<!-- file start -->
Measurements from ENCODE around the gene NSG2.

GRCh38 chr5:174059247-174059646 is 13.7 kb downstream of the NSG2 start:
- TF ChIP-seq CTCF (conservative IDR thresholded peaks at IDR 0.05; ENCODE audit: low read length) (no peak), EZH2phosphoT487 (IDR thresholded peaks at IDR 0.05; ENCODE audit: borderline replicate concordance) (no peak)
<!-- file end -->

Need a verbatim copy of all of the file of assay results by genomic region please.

Measurements from ENCODE around the gene NSG2.

GRCh38 chr5:174059247-174059646 is 13.7 kb downstream of the NSG2 start:
- TF ChIP-seq CTCF (conservative IDR thresholded peaks at IDR 0.05; ENCODE audit: low read length) (no peak), EZH2phosphoT487 (IDR thresholded peaks at IDR 0.05; ENCODE audit: borderline replicate concordance) (no peak)